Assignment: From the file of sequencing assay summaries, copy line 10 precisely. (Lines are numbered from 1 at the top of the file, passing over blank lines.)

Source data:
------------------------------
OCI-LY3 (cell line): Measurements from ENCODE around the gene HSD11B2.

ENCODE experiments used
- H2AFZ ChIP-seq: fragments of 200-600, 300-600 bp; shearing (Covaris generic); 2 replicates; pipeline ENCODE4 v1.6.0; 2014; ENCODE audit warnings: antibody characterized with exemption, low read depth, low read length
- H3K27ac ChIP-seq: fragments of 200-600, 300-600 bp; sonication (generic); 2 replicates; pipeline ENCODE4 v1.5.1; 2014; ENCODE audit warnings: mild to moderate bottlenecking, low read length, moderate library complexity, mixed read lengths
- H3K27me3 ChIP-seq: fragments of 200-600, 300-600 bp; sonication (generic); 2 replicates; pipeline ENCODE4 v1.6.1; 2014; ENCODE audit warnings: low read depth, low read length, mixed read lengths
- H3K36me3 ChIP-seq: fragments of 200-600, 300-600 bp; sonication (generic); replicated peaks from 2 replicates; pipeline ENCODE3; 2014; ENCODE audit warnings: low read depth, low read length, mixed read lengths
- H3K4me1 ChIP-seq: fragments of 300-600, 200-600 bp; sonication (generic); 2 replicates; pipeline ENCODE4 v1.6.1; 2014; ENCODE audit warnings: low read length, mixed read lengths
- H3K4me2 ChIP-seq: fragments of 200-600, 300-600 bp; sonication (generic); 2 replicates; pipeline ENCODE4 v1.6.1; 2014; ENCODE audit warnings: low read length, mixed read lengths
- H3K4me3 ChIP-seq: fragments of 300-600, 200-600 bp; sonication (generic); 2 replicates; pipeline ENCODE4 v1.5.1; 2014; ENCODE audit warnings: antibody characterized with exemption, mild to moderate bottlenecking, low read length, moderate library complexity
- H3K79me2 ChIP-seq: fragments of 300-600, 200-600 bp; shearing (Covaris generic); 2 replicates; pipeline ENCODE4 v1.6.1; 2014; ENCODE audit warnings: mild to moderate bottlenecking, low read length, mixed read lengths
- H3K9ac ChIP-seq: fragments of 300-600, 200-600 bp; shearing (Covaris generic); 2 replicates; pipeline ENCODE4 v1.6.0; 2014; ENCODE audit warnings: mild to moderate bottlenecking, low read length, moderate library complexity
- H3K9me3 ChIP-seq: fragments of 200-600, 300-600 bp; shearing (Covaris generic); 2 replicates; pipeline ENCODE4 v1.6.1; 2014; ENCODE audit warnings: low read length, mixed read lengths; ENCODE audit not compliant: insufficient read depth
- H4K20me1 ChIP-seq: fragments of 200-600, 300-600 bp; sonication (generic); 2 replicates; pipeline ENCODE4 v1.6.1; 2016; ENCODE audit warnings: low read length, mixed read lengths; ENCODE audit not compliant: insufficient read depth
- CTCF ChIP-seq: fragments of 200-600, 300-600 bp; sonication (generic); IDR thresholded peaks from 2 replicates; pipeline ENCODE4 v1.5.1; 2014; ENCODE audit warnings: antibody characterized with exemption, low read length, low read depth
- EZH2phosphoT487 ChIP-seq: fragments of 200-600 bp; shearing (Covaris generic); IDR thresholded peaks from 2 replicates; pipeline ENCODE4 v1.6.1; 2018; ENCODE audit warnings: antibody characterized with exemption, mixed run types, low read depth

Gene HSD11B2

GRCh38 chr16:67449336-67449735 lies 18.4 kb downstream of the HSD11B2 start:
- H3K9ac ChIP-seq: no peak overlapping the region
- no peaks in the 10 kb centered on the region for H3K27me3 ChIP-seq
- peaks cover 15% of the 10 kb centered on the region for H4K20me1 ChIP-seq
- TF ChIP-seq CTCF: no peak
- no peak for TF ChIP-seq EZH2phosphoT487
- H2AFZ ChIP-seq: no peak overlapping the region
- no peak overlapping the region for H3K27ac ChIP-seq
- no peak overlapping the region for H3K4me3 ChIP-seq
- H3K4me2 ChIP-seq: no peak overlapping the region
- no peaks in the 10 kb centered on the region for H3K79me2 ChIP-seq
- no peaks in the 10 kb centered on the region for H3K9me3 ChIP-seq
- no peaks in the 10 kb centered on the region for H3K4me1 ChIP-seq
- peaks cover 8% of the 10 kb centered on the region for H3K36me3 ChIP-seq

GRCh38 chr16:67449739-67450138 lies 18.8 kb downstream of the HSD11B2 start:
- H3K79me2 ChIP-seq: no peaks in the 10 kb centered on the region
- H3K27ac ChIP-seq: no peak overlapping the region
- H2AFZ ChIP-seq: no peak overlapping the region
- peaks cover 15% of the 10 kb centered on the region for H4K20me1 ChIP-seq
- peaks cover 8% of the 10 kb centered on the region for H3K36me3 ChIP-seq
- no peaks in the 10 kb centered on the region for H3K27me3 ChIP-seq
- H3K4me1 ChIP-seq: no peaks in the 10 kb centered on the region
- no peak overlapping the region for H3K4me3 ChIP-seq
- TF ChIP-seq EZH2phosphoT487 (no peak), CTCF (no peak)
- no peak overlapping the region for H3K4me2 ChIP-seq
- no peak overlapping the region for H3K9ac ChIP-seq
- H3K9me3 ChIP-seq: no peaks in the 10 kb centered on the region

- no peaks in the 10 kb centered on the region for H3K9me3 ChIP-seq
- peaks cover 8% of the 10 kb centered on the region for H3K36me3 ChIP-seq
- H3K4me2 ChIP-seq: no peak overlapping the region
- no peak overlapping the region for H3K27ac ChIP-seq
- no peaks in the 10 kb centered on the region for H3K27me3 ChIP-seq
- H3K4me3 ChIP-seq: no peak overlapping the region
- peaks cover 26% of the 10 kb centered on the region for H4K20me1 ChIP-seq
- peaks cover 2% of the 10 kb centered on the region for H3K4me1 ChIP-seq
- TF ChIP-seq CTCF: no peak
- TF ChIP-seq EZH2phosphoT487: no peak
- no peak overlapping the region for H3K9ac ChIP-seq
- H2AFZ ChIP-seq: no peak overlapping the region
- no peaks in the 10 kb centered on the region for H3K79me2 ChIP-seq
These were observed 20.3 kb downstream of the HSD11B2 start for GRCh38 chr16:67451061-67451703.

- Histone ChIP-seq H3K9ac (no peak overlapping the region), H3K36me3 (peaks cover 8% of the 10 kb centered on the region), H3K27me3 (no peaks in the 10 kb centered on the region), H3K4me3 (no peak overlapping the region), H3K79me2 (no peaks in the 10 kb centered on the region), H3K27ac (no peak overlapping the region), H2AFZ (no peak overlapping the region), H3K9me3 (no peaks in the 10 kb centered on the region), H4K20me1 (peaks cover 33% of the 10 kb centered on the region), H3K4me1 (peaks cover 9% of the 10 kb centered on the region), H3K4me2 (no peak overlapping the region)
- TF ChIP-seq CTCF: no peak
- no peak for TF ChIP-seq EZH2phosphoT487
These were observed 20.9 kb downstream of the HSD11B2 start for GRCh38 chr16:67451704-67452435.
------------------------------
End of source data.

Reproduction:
- H3K79me2 ChIP-seq: fragments of 300-600, 200-600 bp; shearing (Covaris generic); 2 replicates; pipeline ENCODE4 v1.6.1; 2014; ENCODE audit warnings: mild to moderate bottlenecking, low read length, mixed read lengths